MB BS Lond(1943) BSc(1949) MD Birm(1954) FRCPath(1969) MRCP(1971) FRCP(1980)
05 March 1920 – 30 September 1999
John Hardwicke’s research on the mechanisms of renal disease had a major impact on our understanding of both kidney physiology and renal medicine. He was born into a family where the practice of medicine was well represented; his great grandfather was an apothecary at Bury St Edmunds, his grandfather was a surgeon and his father a general practitioner. John was born at Elgin, Scotland, and educated at Epsom College. He went on to study medicine at St Mary’s, London, where he qualified in 1943. He was house physician to Sir George Pickering [Munk’s Roll, Vol.VII, p.464] and later registrar in the penicillin research unit under Sir Alexander Fleming [Munk’s Roll, Vol.V, p.132].
He joined the RAMC and served as a pathologist in West Africa, Italy and Austria. He remained in the Army until 1947, and was demobilized with the rank of captain. He then returned to St Mary’s, to the departments of physiology and pathology on a post-service training grant. Here he gained his honours degree. In 1950 he joined John Squire [Munk’s Roll, Vol.VI, p.412] in the new department of experimental pathology in Birmingham, working first as a MRC research fellow, later as lecturer, senior lecturer and reader. He was awarded his MD from Birmingham in 1954 and became a Fellow of the Royal College of Pathologists in 1969. He was appointed to a personal chair in 1967.
John Hardwicke’s research interests always had a clinical slant and encompassed his specialized clinical area of renal disease and his scientific expertise in protein biochemistry. He first went to the department at a time when new serum proteins were being rapidly discovered, as the full potential of electrophonetic and size separations of proteins became realized. He applied these methods to patients presenting with the effect of heavy loss of protein in the urine – the nephrotic syndrome. By detailed records of renal function and protein loss, he, with John Squire, showed that some adults with this syndrome responded to treatment with steroids, as children do, and the adverse effects of protein loss can be reduced by high-protein, low-salt diets. He showed that proteins in urine were an ultrafiltrate of the plasma, with the smaller proteins passed more than the larger ones; he also showed that patients differed in the proportion of larger proteins lost. Later studies with renal biopsy and immunochemical study of the proteins lost showed that the patients who responded to steroids were those with essentially normal renal histology and with highly selective proteinuria. He also produced evidence that some of the protein passing through the glomerulus is reabsorded by the tubule. In connection with his research he wrote a number of joint papers on various types of renal disease, their treatment and on the description and analysis of various body proteins.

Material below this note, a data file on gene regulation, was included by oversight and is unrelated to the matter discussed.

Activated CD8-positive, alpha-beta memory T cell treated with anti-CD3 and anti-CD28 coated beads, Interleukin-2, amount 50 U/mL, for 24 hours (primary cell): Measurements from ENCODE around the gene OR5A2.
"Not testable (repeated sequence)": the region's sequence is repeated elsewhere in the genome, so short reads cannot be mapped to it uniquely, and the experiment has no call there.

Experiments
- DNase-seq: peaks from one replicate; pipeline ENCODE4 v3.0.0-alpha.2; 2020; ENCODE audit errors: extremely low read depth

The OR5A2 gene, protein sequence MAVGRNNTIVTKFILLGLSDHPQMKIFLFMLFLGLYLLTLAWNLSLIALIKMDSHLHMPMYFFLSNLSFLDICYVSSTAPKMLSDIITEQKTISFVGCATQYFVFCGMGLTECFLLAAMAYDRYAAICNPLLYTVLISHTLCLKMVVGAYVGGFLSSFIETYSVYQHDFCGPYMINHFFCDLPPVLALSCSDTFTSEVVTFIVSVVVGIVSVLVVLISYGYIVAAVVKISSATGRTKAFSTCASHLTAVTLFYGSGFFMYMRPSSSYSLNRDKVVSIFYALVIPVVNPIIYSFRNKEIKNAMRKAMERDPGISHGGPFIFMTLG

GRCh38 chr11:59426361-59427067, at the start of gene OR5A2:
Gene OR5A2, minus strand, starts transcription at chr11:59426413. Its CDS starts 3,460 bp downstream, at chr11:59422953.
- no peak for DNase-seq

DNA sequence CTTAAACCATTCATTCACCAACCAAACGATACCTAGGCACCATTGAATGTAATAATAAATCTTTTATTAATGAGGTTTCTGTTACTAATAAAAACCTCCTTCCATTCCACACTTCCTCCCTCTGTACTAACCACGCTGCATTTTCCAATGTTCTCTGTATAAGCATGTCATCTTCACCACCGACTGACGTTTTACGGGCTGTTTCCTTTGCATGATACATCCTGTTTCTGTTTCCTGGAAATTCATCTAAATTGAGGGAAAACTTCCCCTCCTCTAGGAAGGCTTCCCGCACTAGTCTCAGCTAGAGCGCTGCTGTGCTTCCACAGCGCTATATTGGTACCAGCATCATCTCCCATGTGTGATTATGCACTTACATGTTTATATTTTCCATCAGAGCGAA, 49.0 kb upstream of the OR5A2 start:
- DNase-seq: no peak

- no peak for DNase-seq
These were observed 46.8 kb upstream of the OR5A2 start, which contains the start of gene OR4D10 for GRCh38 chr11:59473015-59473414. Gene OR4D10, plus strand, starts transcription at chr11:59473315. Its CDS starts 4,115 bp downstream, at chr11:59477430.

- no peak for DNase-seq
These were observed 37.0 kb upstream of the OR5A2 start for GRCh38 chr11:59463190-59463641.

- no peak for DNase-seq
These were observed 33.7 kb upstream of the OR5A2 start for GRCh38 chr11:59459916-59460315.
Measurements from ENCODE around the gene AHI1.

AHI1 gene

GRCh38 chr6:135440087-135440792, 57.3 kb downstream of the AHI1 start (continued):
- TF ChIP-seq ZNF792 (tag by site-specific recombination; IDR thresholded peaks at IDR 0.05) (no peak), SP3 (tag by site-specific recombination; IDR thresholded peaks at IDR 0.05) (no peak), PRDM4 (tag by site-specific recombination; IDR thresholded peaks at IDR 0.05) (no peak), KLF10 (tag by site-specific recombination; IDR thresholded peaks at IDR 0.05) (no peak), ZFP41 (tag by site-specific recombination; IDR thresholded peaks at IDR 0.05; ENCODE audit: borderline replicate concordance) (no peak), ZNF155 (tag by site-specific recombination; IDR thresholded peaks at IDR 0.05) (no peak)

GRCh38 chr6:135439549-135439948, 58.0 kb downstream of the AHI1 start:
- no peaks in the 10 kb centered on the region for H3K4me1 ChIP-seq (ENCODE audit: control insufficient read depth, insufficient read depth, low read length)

John Hardwicke identified very closely with John Squire until the latter’s untimely death. He played a major role in the planning and design of Northwick Park Hospital and the clinical research centre and was to have moved to Northwick Park with Squire. He also undertook a major part in organizing the building of the west extension of the Birmingham Medical School which was achieved in record time. He was very active in later years in committee work in the University, particularly in the medical school. After Philip Gell’s retirement in 1968 he acted as head of the department of immunology until the arrival of the new head of department in 1969. He was an immensely helpful and co-operative colleague and did everything possible to smooth the transition. After retirement in 1982 he carried on part time research work in renal disease in the clinical research block. He also made good use of his knowledge of serum proteins in developing the production of specific antisera in sheep, associated with David Catty and with the technical assistance of Roger Drew, which led on to their large-scale commercial production.
John Hardwicke will be remembered as a clear, lucid and inspiring teacher. Many will recall his helpful and genial personality. With his wife Janette (née Hall), whom he married in 1979, he had a happy retirement at Storridge, near Malvern, where old friends were always welcome.
P G H Gell
Courtesy of Royal College of Physicians London, Munk’s Roll Volume XI, page 243